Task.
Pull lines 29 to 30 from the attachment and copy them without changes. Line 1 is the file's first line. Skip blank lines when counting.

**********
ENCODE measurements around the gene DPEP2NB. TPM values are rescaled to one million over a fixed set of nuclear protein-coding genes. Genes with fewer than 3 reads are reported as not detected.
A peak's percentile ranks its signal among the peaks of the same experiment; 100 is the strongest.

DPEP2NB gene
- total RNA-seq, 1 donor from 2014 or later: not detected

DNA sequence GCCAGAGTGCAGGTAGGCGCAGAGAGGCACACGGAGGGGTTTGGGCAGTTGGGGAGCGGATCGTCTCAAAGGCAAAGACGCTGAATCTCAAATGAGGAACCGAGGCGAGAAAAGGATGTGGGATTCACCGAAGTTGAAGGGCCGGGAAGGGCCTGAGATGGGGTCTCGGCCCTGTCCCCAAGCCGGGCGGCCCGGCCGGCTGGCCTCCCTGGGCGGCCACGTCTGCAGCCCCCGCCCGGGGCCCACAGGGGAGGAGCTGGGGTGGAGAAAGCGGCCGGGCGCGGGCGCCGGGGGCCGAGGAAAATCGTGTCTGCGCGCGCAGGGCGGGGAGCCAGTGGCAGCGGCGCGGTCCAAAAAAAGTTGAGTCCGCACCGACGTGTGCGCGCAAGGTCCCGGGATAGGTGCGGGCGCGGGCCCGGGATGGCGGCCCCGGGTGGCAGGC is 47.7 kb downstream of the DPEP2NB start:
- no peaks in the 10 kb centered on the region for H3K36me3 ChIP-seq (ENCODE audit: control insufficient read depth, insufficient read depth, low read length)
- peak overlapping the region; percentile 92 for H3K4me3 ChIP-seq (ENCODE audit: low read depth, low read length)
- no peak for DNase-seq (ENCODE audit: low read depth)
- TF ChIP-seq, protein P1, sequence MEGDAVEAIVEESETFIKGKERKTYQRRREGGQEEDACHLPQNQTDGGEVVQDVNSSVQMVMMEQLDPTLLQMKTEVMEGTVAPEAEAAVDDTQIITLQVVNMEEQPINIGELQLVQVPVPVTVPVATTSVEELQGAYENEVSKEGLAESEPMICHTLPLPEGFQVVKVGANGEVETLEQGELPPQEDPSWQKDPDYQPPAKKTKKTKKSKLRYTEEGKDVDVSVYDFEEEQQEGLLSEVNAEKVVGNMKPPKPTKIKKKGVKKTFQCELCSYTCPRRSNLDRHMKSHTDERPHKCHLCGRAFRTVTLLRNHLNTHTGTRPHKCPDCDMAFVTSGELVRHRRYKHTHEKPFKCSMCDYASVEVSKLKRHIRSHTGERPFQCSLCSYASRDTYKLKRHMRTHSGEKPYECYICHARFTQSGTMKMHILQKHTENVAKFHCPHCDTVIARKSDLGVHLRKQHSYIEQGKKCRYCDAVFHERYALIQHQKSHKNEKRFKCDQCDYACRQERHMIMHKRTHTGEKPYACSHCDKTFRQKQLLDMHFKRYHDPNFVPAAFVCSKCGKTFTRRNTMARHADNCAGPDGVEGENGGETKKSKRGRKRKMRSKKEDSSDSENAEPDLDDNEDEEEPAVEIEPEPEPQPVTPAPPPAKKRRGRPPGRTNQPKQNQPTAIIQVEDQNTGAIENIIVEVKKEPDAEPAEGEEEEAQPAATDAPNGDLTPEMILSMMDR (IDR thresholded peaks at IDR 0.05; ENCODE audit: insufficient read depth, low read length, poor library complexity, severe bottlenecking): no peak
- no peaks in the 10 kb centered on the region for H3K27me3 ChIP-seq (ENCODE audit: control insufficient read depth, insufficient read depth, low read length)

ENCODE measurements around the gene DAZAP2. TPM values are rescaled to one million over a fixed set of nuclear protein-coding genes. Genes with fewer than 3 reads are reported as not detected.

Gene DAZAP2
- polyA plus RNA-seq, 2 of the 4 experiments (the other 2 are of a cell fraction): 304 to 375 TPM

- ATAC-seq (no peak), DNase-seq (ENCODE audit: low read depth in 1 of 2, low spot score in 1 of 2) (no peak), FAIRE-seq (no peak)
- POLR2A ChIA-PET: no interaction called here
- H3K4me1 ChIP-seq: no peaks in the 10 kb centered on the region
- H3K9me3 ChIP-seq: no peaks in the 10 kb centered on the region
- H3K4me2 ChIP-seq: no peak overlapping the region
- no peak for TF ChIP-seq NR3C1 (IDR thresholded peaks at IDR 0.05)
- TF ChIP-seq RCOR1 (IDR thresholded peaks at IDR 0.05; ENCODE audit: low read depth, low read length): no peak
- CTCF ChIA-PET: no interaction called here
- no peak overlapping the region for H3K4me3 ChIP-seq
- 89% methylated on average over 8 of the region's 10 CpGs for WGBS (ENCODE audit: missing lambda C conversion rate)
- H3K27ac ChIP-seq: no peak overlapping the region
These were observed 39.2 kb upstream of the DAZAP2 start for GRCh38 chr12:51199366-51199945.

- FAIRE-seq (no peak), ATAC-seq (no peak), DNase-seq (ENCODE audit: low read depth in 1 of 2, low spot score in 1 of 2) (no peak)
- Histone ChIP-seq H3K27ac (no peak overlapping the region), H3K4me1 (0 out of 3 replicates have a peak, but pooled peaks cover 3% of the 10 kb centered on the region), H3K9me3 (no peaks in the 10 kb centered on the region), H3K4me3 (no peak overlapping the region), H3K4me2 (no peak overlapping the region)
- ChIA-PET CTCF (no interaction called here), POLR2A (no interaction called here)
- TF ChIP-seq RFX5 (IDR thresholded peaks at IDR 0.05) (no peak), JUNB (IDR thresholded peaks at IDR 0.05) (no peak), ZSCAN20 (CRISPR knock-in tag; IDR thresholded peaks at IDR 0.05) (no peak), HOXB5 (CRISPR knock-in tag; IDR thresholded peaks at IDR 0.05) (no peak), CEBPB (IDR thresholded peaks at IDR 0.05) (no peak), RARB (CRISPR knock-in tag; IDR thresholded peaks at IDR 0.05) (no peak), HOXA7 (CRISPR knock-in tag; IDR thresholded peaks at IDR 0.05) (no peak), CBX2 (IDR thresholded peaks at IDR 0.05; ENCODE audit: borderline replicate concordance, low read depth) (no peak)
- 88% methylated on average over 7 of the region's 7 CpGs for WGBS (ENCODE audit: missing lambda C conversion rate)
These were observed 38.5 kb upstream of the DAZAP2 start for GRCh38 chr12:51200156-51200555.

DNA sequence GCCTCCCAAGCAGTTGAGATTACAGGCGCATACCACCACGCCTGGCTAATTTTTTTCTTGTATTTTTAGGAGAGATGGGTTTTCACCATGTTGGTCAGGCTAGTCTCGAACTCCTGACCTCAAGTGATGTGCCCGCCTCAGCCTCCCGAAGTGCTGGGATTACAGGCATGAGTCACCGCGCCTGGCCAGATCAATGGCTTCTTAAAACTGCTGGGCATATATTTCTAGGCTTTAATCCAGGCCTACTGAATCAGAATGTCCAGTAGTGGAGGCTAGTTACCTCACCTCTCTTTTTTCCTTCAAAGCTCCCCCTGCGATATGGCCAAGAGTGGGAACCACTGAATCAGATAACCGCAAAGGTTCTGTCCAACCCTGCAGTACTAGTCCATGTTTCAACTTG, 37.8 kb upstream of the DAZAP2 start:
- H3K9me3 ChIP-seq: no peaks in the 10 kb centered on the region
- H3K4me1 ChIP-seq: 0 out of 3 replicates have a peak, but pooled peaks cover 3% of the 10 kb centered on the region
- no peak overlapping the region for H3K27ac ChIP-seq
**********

- TF ChIP-seq RFX5 (IDR thresholded peaks at IDR 0.05) (no peak), JUNB (IDR thresholded peaks at IDR 0.05) (no peak), ZSCAN20 (CRISPR knock-in tag; IDR thresholded peaks at IDR 0.05) (no peak), HOXB5 (CRISPR knock-in tag; IDR thresholded peaks at IDR 0.05) (no peak), CEBPB (IDR thresholded peaks at IDR 0.05) (no peak), RARB (CRISPR knock-in tag; IDR thresholded peaks at IDR 0.05) (no peak), HOXA7 (CRISPR knock-in tag; IDR thresholded peaks at IDR 0.05) (no peak), CBX2 (IDR thresholded peaks at IDR 0.05; ENCODE audit: borderline replicate concordance, low read depth) (no peak)
- 88% methylated on average over 7 of the region's 7 CpGs for WGBS (ENCODE audit: missing lambda C conversion rate)